The Pavoni name is familiar to espresso connoisseurs around the world. A Milanese man called Desiderio Pavoni was the first to produce commercial espresso machines in 1905.
Made from brass and copper, the La Pavoni Professional begs you to wear goggles and a leather flying cap while pulling a shot. If the Chemex speaks to Mies Van der Rohe and Bauhaus designs, the La Pavoni cries out for Alphonse Mucha posters and Art Deco china for your morning cappuccino.
The La Pavoni does not have a spring lever but a piston, meaning it works purely on the user’s muscle power. This - well, let's say it rewards practice. Pull too quickly and it blows bubbles out the portafilter; pull it just right and your espresso comes with an extra helping of well-deserved pride.
The Professional is also less bottom-heavy, meaning it can be difficult to keep in place in operation. (Get used to holding the base down while you lift the lever.)
The Professional has a large capacity of about 32 single shots. However, as it is a piston-operated machine, achieving a consistent brew takes practice and attention. But isn't that half the reason you want a manual machine in the first place?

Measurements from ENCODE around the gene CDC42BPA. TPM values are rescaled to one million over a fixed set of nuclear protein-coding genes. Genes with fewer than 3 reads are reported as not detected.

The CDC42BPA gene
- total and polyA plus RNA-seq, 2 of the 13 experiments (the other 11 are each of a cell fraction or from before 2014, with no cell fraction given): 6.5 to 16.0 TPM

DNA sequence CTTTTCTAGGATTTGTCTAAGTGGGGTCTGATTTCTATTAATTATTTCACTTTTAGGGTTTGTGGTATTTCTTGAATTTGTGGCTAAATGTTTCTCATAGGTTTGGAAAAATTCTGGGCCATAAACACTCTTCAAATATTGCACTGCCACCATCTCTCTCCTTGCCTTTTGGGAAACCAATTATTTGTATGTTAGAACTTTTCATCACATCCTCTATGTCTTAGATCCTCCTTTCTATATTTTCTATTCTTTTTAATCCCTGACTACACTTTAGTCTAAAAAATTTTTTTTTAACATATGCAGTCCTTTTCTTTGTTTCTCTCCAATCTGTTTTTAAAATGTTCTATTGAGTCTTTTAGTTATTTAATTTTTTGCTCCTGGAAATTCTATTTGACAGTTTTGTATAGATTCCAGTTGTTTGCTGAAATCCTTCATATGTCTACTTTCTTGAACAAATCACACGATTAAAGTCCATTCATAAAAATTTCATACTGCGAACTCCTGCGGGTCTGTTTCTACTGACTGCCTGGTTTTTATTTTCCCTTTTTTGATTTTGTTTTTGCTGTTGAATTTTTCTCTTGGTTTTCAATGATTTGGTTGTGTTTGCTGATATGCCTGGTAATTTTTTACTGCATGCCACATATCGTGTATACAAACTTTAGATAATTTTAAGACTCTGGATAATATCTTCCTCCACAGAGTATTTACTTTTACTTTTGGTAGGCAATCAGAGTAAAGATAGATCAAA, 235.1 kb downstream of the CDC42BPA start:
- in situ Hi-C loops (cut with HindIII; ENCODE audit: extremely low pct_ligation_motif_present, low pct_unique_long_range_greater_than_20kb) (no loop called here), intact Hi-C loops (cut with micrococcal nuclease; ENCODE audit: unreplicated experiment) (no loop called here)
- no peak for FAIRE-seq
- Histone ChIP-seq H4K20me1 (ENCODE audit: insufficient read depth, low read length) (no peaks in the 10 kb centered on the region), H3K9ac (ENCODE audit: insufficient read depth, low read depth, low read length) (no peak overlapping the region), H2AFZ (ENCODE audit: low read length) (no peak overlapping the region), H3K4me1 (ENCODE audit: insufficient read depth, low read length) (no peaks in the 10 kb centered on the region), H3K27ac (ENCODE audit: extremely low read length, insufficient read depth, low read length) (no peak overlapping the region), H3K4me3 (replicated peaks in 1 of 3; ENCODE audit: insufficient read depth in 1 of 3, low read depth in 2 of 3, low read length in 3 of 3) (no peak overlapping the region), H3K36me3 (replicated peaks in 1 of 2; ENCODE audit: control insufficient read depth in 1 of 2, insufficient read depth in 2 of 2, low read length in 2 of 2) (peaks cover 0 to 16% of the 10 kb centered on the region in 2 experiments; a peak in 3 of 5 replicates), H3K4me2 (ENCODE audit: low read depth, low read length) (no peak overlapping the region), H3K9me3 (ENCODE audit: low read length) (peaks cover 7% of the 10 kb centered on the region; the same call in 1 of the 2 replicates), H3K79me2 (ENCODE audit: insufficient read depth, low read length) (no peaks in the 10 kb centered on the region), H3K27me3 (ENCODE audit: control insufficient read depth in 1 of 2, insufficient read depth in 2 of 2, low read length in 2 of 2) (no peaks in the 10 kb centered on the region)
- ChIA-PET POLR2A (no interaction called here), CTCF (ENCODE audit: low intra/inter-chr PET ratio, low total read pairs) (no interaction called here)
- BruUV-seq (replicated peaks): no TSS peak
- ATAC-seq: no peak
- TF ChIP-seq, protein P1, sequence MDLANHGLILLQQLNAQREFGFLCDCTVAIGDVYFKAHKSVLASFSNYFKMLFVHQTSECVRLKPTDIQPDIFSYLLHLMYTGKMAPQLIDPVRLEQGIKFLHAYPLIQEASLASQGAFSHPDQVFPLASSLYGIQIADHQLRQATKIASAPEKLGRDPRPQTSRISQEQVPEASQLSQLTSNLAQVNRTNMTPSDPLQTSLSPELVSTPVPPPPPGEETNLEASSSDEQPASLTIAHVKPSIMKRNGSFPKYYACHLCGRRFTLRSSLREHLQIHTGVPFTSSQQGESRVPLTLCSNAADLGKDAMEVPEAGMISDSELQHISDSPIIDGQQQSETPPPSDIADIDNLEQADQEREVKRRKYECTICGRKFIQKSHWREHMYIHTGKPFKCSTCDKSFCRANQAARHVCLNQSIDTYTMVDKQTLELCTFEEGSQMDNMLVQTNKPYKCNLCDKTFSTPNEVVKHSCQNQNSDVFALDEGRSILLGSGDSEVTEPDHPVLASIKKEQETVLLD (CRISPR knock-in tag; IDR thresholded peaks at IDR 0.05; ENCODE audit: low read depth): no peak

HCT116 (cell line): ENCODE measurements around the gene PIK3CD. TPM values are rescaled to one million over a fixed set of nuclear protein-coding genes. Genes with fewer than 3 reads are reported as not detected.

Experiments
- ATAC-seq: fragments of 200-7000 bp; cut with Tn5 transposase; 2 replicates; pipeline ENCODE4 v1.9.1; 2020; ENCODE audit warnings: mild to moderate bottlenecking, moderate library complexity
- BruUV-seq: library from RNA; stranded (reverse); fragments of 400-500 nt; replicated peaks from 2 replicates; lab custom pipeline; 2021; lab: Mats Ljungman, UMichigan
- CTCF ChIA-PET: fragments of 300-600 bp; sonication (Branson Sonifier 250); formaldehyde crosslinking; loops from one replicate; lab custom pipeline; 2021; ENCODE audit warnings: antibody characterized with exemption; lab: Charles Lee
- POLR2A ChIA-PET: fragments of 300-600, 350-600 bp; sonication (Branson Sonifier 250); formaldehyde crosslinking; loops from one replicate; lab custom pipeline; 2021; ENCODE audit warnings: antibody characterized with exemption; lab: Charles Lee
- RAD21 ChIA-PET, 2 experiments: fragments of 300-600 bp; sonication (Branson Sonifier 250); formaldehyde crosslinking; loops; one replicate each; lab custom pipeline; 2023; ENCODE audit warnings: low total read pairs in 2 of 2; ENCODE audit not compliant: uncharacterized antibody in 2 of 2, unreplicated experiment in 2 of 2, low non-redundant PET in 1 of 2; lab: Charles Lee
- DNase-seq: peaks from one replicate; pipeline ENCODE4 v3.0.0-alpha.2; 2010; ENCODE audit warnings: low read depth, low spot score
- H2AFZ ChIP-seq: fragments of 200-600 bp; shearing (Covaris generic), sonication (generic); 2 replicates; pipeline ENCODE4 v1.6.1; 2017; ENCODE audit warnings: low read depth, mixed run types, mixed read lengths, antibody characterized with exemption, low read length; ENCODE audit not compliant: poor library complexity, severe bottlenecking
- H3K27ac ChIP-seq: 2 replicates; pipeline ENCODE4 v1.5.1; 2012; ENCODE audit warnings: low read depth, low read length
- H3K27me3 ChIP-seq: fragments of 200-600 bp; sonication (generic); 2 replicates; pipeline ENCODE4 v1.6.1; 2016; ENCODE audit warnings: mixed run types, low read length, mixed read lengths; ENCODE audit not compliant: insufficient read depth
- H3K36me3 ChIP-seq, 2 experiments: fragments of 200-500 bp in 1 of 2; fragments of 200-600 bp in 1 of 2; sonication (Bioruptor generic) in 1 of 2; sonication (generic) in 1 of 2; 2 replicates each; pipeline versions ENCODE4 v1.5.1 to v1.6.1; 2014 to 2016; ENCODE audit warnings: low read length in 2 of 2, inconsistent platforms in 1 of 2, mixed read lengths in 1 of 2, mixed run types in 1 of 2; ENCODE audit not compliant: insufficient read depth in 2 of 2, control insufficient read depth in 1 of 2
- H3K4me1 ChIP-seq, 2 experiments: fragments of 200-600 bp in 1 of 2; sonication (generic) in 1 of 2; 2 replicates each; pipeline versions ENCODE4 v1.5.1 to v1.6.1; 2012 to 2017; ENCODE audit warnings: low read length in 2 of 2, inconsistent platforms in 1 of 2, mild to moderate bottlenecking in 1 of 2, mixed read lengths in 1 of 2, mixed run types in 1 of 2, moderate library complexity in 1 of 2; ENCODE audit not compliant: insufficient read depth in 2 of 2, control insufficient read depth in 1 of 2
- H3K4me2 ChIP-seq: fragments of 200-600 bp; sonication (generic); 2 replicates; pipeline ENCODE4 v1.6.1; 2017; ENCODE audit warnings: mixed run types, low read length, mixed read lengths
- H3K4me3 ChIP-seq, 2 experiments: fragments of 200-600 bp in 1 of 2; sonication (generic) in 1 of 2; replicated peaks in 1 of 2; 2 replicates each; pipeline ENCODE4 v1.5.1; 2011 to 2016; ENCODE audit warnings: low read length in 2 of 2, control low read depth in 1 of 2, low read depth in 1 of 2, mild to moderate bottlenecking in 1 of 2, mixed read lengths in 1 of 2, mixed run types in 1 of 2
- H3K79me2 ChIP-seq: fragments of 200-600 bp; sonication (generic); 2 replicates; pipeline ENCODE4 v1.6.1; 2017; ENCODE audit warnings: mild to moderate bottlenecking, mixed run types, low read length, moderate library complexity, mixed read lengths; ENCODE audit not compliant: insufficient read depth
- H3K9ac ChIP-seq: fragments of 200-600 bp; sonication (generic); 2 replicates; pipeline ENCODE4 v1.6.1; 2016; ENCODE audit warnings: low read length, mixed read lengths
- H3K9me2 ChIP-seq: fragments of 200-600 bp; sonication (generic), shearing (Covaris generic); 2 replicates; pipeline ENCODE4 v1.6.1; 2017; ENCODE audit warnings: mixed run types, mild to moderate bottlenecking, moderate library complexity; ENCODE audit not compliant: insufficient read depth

BEST SUITED FOR: Someone who appreciates espresso as part of a quest for spiritual perfection in the context of classic, timeless design.
Dimensions: 12.6" x 17.9" x 11.4"
Capacity: 38 oz.
Pressure: 9 bar at 14 lb of lever pressure
Includes a single spout portafilter, a detachable plastic double spout attachment, and a measuring cup
Upgraded piston gasket produces better pressure than original ROK
Lightweight and Portable at 3.5 lbs and 11.5 inches tall
Extract crema-rich espresso easily by squeezing the GCâs two arms down